The old wallet on the snare drum trick eventually gets old. It’s a quick fix, and yes, it does work. But my wallet is bouncing around with every stroke of my stick, and then it looks like it may bounce off the snare onto the floor. And I start paying attention to my bouncing wallet when I should be getting into the music. Sound familiar? It kind of sucks.
Someone at Steve Maxwell’s drum shop here in NYC told me about the Snareweight and the idea sounded pretty cool to me. So, I got my hands on one and I’ve been road testing it a bit at some rehearsals and in the practice room.
Guess what? I love it. It is an elegant solution to an old problem. It is also a flexible solution. There are many different levels of dampening you can choose when using the Snareweight.
Plus, look at the photo above left. Do you see how substantial and how cool it looks? It feels solid in your hand, it locks quickly and easily on your snare rim, it’s magnetized, and it comes in a really cool box that looks like a pack of cigarettes. I don’t smoke anymore, but I miss that box! The Snareweight is a worthy gadget that I am now carrying around in my stickbag at all times.
Truth be told, sometimes I will begin a set with some dampening on my snare but a few songs into the set, I may decide that I want all of the ring to come through. When I was duct taping my wallet onto my snare drum that was a pain to deal with. With the Snareweight, it’s easy to take it off or put it back on quickly.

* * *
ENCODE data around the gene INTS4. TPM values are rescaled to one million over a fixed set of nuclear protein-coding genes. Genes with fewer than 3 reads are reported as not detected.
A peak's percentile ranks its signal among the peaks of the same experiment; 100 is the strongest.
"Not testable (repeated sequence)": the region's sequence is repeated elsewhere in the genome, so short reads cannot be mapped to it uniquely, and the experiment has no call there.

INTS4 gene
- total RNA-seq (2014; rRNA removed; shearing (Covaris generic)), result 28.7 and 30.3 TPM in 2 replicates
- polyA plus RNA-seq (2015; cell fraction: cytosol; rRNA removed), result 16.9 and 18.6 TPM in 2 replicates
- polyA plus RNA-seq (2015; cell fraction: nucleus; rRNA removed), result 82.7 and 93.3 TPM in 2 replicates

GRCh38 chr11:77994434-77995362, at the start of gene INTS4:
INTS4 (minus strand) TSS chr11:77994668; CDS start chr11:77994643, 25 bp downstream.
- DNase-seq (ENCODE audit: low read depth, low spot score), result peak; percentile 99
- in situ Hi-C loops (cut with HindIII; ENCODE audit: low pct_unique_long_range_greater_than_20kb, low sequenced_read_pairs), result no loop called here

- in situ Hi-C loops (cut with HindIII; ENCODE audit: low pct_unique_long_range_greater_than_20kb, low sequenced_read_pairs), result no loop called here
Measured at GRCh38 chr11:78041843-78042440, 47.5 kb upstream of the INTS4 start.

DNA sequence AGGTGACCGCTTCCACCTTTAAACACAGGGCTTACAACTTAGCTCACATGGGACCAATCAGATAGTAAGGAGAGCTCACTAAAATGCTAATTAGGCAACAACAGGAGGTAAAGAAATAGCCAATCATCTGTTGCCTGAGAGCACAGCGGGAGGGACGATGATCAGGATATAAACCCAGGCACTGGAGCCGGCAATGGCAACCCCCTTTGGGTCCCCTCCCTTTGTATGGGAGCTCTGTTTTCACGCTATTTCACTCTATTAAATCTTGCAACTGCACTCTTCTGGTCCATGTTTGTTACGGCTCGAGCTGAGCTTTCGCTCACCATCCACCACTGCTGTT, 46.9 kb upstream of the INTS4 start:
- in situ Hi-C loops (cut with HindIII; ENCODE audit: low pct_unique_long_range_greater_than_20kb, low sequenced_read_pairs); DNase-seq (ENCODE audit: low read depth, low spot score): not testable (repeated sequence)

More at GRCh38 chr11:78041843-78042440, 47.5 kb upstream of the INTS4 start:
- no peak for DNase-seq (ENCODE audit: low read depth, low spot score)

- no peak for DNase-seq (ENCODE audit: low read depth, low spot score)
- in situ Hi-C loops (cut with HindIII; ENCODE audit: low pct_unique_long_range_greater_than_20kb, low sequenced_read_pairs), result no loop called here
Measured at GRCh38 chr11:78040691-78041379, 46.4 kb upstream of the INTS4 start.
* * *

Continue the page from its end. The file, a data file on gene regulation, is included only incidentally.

The unit I’ve been using is the staple/flagship product, the “#4,” made of chrome, with the additional chrome “pro lock” included. The regular #4 will work on many snare drums, but if you have die-cast hoops you’ll want the “pro lock” in addition to the “#4” to allow your snare weight to work in all situations. The two pieces lock together like a mini metal magnetized jigsaw puzzle. Easy. And cool.
The #4 comes with a small leather dampener insert, magnetized to sit inside the Snareweight. But, you can easily remove that dampener and insert other magnetized dampeners, like the “’70s,” which are leather strips that sit on the outer rim of the drum. These options give you different amounts of dampening depending on your taste.
Now, this may sound kind of complicated, but actually, it’s not. The design of the Snareweight was obviously very well planned and it works very easily. I just opened the box that I received from Matt at Snareweight, and without reading any instructions, I was quickly able to figure out how it all worked. It’s well made and very easy and cool to use.
If you like gadgets, you’re going to love the Snareweight. I highly recommend it.
Go check it out here: Snareweight website
- Buddy Rich Drum Solo Transcription: Killer Lick from “920 Special” - October 14, 2020
- Clave Independence with Ted Reed’s “Syncopation” Part 1 - October 7, 2020
- Rudimental Drumming Exercises #1 | Singles and Doubles Warm-Up - September 30, 2020